he opening of yet another Starbucks store usually isn't cause for excitement, but the coffee giant's latest shop, Evolution Fresh in Bellevue, Wash., is turning heads. You won't find any "baristas" or "venti" cups here — instead, customers will be treated to fresh-squeezed fruit-and-veggie concoctions made by "juice partners." The store, possibly the first in a chain, will also carry bottled juices and healthy foods, part of an attempt to tap into a growing craze for stuff that's good for you. And with drinks like "Field of Greens" and "Coconut Zen," neither of which carries a molecule of caffeine, Evolution Fresh is Starbucks' most conspicuous attempt to expand beyond a ubiquitous coffee business that is starting to run up against its limits. Will it work?
Evolution Fresh will face challenges: "Starbucks is about to find out just how much it can squeeze out of its brand," says Bruce Horovitz at USA Today. The coffee chain is hoping it can "attract a different type of well-to-do consumer" than those who line up at its coffee outlets every day, but that's no easy task. The prices at Evolution Fresh are not for the faint of heart: "A full-size juice and salad (or sandwich) could set you back the better part of $20." That's "no Happy Meal." If Evolution Fresh fails, "Starbucks may have to go back to the drawing board and rethink if and how it can still dream beyond the bean."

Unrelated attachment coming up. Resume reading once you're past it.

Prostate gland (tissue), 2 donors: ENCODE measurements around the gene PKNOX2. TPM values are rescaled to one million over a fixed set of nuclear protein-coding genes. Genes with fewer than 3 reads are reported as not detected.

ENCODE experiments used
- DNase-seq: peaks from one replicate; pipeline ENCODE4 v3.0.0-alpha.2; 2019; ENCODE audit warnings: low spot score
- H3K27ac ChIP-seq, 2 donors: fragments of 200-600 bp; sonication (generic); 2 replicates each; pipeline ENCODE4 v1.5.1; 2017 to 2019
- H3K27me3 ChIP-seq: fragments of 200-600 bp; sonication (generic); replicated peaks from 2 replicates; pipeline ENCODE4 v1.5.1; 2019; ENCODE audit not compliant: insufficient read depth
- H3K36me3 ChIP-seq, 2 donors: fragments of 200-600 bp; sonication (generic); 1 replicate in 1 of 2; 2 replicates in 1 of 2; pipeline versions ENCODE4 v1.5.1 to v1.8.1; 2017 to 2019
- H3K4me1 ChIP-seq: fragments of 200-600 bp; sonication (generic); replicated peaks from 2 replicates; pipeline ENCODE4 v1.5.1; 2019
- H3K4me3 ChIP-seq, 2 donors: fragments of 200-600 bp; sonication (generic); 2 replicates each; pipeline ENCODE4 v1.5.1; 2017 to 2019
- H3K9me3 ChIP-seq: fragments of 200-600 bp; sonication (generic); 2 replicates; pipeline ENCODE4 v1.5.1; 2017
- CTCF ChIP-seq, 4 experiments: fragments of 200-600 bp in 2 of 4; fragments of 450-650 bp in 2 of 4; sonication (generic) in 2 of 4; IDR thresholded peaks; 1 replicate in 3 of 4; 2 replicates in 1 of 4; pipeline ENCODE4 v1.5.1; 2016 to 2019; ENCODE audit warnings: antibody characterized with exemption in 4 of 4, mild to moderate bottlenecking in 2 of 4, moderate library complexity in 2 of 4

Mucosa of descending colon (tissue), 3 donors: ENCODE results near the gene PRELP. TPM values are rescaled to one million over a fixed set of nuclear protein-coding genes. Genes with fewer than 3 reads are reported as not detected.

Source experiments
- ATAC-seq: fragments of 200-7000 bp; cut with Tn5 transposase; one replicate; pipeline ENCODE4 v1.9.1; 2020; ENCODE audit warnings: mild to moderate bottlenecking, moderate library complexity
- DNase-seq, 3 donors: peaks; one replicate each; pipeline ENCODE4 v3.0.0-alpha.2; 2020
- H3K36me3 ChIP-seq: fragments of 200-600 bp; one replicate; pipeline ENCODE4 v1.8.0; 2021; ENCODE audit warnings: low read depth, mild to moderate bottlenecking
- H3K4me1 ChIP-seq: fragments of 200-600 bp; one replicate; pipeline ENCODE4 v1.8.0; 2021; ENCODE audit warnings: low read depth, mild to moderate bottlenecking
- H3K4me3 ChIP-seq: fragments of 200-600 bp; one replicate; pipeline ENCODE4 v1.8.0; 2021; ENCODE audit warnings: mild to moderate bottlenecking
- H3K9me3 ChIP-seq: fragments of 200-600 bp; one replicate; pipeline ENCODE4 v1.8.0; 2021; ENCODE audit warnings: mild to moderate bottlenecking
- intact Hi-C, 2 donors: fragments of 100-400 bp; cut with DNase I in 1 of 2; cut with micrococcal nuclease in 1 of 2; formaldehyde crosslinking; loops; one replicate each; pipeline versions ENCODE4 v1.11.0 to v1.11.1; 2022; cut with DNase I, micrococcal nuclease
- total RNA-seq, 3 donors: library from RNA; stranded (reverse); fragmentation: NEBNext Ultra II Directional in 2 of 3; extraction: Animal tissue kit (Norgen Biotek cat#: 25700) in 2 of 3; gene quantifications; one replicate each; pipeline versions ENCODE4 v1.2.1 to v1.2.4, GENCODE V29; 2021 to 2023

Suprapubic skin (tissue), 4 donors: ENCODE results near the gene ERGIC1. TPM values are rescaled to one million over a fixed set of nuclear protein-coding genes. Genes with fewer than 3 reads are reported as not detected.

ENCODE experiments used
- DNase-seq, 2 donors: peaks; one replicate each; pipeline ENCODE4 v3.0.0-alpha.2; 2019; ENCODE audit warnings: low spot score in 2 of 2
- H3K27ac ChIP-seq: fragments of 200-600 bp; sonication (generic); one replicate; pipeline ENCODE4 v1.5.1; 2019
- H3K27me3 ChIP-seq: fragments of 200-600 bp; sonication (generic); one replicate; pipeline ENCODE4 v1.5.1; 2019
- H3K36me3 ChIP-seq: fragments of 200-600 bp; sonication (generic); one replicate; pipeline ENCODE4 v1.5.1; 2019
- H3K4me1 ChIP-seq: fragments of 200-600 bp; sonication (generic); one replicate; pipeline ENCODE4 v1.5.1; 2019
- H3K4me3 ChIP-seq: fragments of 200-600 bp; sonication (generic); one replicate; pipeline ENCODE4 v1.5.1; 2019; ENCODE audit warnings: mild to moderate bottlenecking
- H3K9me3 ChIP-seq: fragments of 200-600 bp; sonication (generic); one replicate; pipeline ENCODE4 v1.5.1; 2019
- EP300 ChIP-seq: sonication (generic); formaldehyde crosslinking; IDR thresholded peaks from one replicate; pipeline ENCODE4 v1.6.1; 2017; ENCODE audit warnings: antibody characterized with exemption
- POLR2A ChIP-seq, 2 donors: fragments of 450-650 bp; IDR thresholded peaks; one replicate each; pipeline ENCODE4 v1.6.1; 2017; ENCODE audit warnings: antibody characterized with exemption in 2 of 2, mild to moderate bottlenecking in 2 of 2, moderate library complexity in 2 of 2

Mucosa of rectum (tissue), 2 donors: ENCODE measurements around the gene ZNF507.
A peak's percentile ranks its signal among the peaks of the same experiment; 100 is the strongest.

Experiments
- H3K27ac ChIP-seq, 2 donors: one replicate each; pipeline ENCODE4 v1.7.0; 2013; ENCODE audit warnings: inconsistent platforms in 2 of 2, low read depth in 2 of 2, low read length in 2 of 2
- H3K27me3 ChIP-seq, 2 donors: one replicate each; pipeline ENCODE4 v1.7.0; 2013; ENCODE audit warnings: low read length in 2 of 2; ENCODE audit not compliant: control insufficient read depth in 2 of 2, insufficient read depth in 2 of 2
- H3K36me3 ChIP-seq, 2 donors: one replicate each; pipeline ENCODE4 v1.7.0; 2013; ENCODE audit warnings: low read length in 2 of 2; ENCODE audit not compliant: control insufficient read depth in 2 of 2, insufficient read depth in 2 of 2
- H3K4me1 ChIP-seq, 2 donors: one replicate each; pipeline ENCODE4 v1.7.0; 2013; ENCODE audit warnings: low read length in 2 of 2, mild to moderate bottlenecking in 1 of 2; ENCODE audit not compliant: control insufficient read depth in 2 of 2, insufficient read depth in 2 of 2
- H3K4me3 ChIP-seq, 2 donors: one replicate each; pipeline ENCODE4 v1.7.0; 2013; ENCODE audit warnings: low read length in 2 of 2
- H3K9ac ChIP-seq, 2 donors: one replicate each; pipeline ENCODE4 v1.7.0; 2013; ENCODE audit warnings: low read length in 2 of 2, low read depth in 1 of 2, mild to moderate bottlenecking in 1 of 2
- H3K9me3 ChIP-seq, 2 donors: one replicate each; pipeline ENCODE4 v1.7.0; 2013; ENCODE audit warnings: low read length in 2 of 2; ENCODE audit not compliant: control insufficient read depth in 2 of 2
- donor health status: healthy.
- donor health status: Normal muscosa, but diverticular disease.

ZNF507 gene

"Starbucks to open first Evolution Fresh juice store"
But Starbucks isn't just focused on juice joints: The store at Bellevue "will be closely watched" as a gauge of Evolution Fresh's popularity, says Lisa Baertlein at Reuters. But Starbucks has a much grander vision for the brand, hoping to sell a "broader range of products" through "grocery stores and other retail outlets." Evolution Fresh will compete for shelf space with Naked Juice and Odwalla, which are owned by Pepsi and Coke, respectively. Tapping into that potentially massive retail market is where Evolution Fresh's real potential lies.
"Starbucks goes beyond coffee with first juice bar"
And Starbucks is a proven adapter: "Starbucks has grown up" in the last four years, says Melissa Allison at The Seattle Times. In 2008, its stocks and profits were at a low, but with the leadership of CEO Howard Schultz, the company "bounced back stronger than anyone predicted." Starbucks was adding seven new stores a day in 2007, which saturated the market. Today, it's adding just two a day, while focusing on China and other emerging economies and adding new businesses that "could yield enormous profits." Clearly, Starbucks "is not sitting still," and that's a good thing.
"More thoughtful, still innovative Starbucks back steaming hot"
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